This week in Riverhead history: Home Depot opens, Rockefeller visits, rat attacks baby

05/15/2012 6:00 PM |

NEWS-REVIEW FILE PHOTO | Home Depot in the days before it opened in Riverhead.

10 years ago

Home Depot era begins in Riverhead

Six years after it was first proposed, Home Depot opened its Riverhead store May 16, 2002, Tim Gannon reported in that day’s Riverhead News-Review.

The store opened while legal battles over the Riverhead Centre shopping center continued to play out in court, we wrote.

The 395,000 square-foot project had originally included plans for a movie theater, but that was later swapped out for the additional retail at the site today.

Tears of joy: First league title, Mack sets 200 record

It was a moment, an embrace, that will never be forgotten.

Shana Mack, the heart and soul of the Riverhead girls track and field team, had just won the 200 meters in a school record time of 25.5 seconds May 14, 2002, wrote sports writer Chuck Adams in that week’s issue of the Riverhead News-Review.

The Waves also clinched their first ever league title that day with a 125-25 home win over Centereach.

“I was so happy for everybody,” Mack, a senior, said afterward. “But I was also a little upset because this was our last home meet. This is the best team we ever had.”

Postscript: The current girls 200 meter mark at Riverhead is 25.09 seconds, set in 2007 by Angela Smith, who also holds the school’s 100 meter record and a share of two relay standards.

15 years ago

West Main Street motel reborn

As town officials prepare to crack down on illegal rentals and “welfare motels” allegedly being used as permanent residences, one Riverhead motel owner says she’s turned her motel around in just one year, we wrote in the May 15, 1997 issue of the Riverhead News-Review.

Diann Scott purchased the Swiss Motel on West Main Street in May 1996 with the hopes of turning it into a family-friendly tourist destination, we wrote.

“I won’t say what used to be here,” she told us. “Let’s just say we now charge nightly rates, not hourly rates.”

Postscript: Ms. Scott no longer owns the Swiss Motel.

Shoreham-Wading River’s no-hit wonders

Perhaps the nickname of the Shoreham-Wading River baseball and softball teams should be changed to the no-hitters, we wrote in the May 15, 1997 issue of the Riverhead News-Review.

That’s because softball pitcher Kim Hespos and baseball pitcher Chip Pidgeon had combined to throw two no-hitters a piece over a one-week stretch. As of May 15 of that year, the duo had combined to throw seven on the season, with Hespos having thrown five of them.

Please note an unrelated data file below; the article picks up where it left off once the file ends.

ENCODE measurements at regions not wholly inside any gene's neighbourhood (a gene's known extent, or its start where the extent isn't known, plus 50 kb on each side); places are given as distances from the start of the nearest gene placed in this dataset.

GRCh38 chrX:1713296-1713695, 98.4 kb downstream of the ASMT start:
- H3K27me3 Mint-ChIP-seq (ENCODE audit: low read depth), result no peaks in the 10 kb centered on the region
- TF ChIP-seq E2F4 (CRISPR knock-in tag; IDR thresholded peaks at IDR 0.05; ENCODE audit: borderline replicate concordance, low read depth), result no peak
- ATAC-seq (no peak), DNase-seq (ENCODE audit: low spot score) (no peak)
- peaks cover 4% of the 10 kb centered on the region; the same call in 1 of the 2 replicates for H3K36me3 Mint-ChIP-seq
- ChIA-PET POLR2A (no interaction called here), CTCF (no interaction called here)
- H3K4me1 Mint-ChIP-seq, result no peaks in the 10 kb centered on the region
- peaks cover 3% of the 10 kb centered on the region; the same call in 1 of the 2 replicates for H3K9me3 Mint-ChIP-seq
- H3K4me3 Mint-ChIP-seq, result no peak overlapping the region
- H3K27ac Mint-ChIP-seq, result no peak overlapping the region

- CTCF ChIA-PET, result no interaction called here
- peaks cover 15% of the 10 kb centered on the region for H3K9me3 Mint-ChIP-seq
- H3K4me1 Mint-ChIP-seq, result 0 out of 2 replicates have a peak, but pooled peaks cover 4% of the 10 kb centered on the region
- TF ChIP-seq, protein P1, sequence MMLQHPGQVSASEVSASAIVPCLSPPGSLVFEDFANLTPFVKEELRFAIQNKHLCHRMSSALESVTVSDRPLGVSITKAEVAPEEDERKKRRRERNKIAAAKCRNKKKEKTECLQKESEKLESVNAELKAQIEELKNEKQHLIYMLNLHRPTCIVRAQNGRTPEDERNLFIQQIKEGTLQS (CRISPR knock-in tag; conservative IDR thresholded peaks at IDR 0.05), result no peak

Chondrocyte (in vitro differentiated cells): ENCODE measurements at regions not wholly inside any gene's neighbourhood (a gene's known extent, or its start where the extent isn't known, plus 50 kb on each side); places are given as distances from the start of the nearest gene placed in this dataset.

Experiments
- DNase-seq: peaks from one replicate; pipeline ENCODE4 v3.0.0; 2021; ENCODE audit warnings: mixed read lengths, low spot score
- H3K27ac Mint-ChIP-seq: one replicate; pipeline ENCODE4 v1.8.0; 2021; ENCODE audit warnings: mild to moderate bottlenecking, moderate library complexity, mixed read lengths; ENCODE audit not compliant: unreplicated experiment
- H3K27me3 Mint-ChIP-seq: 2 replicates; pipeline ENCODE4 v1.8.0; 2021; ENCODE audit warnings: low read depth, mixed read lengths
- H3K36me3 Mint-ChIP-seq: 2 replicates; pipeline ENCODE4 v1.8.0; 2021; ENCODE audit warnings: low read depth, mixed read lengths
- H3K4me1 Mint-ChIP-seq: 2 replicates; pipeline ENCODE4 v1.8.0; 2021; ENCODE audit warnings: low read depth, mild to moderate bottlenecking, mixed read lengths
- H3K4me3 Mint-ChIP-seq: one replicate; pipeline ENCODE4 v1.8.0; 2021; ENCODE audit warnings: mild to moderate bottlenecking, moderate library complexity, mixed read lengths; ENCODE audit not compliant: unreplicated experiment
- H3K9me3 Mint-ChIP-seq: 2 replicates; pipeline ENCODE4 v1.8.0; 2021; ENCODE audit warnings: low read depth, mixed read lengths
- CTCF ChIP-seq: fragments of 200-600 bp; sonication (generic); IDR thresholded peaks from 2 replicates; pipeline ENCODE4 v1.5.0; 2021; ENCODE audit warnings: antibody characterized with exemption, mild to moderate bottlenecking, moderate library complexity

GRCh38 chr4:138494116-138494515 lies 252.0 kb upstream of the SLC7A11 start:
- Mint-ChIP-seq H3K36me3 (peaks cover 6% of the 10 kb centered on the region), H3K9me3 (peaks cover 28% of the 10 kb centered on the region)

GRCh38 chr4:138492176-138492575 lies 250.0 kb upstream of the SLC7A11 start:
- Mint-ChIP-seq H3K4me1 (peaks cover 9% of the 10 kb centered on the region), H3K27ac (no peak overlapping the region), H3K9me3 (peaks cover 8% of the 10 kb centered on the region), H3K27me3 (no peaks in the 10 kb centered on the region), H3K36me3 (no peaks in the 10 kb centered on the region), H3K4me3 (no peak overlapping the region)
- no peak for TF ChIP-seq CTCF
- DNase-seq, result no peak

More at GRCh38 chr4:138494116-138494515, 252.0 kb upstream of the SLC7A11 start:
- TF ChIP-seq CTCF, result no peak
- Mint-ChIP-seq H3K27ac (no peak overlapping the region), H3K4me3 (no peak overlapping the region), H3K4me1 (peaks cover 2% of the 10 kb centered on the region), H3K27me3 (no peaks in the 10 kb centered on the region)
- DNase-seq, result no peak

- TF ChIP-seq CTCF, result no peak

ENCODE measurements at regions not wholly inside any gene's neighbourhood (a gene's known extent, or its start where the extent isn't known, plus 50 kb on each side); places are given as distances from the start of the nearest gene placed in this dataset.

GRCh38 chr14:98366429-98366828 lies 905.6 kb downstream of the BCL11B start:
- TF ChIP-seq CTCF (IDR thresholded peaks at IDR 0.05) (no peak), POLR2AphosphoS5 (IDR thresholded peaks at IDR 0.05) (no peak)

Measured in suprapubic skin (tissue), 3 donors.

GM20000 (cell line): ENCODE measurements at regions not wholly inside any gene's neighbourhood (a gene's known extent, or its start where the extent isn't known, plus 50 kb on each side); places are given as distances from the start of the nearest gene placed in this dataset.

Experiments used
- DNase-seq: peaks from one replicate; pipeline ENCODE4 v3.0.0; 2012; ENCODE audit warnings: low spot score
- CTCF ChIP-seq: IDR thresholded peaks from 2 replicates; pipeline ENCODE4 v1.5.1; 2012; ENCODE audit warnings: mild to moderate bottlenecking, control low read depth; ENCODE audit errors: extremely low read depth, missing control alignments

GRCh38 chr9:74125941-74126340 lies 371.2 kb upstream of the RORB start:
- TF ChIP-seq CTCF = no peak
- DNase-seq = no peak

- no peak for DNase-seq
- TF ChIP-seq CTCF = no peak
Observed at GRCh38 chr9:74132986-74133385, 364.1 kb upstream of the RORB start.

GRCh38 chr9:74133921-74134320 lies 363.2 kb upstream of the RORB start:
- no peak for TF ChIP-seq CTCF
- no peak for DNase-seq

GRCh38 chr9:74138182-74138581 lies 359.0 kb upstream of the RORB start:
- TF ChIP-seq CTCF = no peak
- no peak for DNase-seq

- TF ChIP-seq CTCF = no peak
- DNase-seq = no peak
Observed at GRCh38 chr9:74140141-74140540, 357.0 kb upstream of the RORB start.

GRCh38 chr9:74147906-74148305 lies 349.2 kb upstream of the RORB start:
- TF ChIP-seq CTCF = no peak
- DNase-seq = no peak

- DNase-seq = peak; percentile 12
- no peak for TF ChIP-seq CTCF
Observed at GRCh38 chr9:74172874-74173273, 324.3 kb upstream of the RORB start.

Postscript: Pidgeon would go on to play two seasons in the Mets farm system. Hespos played college ball at Susquehanna University.

50 years ago

Governor to visit Riverhead

Nelson Rockefeller visited Riverhead for the first time as governor on May 18, 1962, we wrote in that week’s News-Review.

The highlight of the 2 1/2 hour visit was a speech by Governor Rockefeller at a luncheon hosted by the Riverhead Chamber of Commerce at the Perkins Inn. About 400 people attended the luncheon.

Postscript: At the time of his first visit, Mr. Rockefeller, who later served as vice president to Gerald Ford, had already been in office as governor for more than three years.

75 years ago

Way too many people flocking to beautiful downtown Riverhead

The following letter was written by Riverhead police chief Thomas J. Walker and published in the May 14, 1937 issue of the Riverhead News: “As a courtesy to the many shoppers who are coming to Riverhead these days, let me urge the merchants, and Riverhead people generally, to carefully observe the two-hour parking rule and park their cars in the unrestricted areas. It will be helpful all around.”

100 years ago

Big rat attacks baby

John, the 3 1/2-year old son of Mr. and Mrs. John Flynn, was severely bitten on one thumb by an immense rat on May 8, 1912, we wrote in the following week’s issue of The Riverhead News.

Mrs. Flynn found her baby’s night clothes covered with blood moments after hearing him scream loudly, we wrote. It was later found that his thumb had been bitten in three places.

The boy’s father then spent the next half-hour attempting to find the rat, a rifle in his hands, we wrote.

“I’ll get you yet,” declared Mr. Flynn. “If I have to burn the house down.”

Instead, he put poison in a bowl of cornmeal and left it out overnight, we reported. The next morning he found the rat dead alongside the bowl.

gparpan@timesreview.com